"Vasilisa's father turned her into a frog for three years, because she  
was wiser than he. If you wish to find her, Ivan, take this ball and  
follow it as it rolls along the ground."

Ivan followed the ball into the forest where he met a bear. Being very  
hungry, he was about to shoot the bear with an arrow but the bear  
begged him, "Don't kill me, prince. I will help you in the future."

Journeying further into the forest, Ivan saw a drake and wanted to  
kill it with his arrow. But the drake begged him, "Don't kill me,  
Prince Ivan. I could be helpful to you."

So Ivan kept walking onward, getting hungrier and hungrier. Later he  
came across a rabbit and also could not kill it, because the rabbit  
begged him not to. The same thing happened when he came to the  
seashore and encountered a pike.

Soon Ivan came to a little hut on chicken legs where a Baba Yaga  
(Grandmother Spirit) lived. She told him, "Vasilisa is at Koshchei's  
house. It's hard to win a victory over him. His death is at a needle's  
end, the needle is in an egg, the egg is in a duck, the duck is in a  
rabbit, the rabbit is in a stone chest, the chest is at the top of a  
tall oak-tree." Ivan thanked her.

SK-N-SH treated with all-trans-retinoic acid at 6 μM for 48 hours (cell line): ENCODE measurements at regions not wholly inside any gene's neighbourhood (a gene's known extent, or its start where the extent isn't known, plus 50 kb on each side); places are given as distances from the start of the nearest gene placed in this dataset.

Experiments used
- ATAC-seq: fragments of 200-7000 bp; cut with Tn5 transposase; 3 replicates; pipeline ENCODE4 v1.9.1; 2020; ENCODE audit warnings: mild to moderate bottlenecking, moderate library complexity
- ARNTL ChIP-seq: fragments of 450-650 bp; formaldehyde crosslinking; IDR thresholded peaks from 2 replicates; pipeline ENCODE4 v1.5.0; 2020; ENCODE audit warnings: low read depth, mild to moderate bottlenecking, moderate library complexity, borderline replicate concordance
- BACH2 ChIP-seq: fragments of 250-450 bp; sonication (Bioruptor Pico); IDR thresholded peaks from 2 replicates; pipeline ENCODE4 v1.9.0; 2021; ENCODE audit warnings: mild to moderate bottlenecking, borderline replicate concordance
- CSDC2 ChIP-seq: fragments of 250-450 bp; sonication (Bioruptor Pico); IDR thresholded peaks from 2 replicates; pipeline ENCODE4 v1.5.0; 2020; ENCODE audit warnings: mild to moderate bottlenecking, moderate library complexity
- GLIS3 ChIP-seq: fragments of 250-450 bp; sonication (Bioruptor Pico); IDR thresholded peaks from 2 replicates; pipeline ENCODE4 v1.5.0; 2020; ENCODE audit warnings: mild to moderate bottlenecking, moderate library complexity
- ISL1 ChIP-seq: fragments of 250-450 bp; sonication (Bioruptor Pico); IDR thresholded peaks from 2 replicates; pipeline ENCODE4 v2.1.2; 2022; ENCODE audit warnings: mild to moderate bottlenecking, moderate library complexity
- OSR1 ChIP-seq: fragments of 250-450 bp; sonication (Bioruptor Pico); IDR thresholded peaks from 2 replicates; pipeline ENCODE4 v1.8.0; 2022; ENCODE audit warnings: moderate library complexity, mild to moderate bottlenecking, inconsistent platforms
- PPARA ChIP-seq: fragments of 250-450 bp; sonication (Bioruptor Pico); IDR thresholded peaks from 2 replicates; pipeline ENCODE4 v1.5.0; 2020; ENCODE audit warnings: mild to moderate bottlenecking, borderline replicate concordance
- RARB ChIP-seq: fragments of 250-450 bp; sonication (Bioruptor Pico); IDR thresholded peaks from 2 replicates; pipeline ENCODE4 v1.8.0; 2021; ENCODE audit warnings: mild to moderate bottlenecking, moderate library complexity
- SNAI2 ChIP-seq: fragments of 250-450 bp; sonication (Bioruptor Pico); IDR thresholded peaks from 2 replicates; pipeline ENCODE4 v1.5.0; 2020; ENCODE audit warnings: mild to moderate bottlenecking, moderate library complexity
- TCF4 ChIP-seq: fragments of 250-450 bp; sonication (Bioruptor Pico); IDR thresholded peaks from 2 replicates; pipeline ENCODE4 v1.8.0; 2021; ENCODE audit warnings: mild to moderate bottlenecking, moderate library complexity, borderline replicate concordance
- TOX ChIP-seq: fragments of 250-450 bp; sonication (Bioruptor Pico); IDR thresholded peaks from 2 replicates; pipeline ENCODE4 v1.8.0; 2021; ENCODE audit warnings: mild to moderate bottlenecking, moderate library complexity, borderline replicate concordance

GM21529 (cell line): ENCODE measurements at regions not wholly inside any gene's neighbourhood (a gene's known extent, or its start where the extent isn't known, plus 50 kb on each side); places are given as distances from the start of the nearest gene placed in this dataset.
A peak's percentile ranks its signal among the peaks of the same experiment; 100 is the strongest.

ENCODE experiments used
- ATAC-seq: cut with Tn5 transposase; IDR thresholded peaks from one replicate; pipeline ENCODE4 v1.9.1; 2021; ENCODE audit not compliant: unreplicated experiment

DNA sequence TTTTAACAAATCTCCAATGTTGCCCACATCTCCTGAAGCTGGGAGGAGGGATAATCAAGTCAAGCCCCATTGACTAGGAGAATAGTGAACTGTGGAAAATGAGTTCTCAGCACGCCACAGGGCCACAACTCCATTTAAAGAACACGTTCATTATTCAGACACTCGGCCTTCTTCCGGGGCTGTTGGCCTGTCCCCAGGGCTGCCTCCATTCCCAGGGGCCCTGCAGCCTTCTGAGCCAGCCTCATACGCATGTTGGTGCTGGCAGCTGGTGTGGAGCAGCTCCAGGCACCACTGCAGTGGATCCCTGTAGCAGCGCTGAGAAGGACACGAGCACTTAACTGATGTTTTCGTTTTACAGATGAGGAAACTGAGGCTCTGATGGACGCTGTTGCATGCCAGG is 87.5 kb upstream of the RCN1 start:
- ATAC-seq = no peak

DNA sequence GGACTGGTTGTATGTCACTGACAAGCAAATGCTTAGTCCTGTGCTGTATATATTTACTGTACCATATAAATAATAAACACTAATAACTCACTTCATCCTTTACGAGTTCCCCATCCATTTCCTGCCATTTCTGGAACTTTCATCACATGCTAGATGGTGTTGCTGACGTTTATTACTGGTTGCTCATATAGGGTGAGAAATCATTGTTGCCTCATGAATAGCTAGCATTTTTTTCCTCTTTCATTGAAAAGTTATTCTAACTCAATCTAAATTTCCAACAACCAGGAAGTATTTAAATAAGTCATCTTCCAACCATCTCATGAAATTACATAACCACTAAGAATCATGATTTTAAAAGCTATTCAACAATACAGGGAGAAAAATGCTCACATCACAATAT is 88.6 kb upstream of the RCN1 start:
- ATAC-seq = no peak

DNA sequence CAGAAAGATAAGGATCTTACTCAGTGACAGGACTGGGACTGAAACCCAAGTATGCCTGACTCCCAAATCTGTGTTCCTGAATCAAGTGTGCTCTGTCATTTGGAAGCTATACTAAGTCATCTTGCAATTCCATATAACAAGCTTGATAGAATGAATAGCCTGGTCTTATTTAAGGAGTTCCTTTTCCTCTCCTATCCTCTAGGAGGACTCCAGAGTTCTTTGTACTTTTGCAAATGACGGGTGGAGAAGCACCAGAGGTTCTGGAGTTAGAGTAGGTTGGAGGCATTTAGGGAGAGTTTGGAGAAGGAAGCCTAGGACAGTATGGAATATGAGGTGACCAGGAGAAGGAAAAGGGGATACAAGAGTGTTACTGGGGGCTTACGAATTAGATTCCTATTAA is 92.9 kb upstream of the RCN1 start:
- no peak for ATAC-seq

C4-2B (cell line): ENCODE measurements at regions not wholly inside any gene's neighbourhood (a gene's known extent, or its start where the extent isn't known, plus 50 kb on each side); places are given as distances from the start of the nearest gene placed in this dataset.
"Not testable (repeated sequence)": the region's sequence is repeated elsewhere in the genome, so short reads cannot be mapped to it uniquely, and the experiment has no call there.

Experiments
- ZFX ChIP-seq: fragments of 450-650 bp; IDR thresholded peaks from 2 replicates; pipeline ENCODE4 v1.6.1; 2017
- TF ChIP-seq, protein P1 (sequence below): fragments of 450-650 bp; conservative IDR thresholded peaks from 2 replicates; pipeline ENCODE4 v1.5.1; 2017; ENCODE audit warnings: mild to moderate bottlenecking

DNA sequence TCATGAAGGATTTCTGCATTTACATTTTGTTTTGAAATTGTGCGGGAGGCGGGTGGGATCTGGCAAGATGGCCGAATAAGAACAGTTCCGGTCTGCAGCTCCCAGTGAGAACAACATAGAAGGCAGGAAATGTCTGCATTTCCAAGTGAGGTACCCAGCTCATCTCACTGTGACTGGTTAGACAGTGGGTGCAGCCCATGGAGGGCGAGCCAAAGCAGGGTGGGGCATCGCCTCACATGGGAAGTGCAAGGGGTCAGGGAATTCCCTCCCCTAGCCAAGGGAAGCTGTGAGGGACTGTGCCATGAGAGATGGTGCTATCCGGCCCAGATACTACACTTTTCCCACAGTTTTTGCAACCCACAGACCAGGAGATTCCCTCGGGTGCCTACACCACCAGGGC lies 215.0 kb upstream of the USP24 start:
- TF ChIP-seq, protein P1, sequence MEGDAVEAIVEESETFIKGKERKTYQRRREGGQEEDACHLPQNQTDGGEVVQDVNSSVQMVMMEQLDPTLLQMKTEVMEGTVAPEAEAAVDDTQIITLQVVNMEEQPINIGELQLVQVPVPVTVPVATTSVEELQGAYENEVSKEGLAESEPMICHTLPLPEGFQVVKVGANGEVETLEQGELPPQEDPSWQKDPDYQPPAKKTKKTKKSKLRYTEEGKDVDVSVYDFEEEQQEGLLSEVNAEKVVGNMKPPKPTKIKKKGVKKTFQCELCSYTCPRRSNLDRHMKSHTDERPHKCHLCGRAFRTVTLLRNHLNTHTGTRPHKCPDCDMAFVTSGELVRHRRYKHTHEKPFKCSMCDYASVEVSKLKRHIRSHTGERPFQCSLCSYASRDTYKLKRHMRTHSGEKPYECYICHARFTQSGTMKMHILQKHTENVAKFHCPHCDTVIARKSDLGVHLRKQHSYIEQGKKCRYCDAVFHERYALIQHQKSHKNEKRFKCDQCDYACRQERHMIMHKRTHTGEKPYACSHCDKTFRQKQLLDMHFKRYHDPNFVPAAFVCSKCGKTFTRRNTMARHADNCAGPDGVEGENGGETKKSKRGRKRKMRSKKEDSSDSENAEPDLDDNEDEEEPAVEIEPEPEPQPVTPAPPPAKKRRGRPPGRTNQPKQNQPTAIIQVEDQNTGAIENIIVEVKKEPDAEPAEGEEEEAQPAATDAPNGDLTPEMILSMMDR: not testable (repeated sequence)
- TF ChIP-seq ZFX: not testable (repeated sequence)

He continued onward until he found the oak-tree, but it was too tall  
to climb and too strong to cut down. All of a sudden the bear Ivan had  
spared appeared and tore the tree up by its roots. The chest fell out  
of the tree and broke. The rabbit jumped out and wanted to run away.  
But the rabbit Ivan had spared overtook the first one and killed it.  
The duck flew out from the rabbit, but the drake Ivan had spared  
caught it. The egg fell out of the duck into the sea. The pike Ivan  
had spared found the egg and brought it to Ivan. He opened the egg,  
broke off the point of the needle and Koschei instantly died in his  
palace. Vasilisa was now free. Prince Ivan and Vasilisa returned home  
and lived happily together for the rest of their lives.

Want more?  Email me for tickets to the Baroness' Masked Ball on Sept. 27.

Rose, scullery maid and autocrat's shill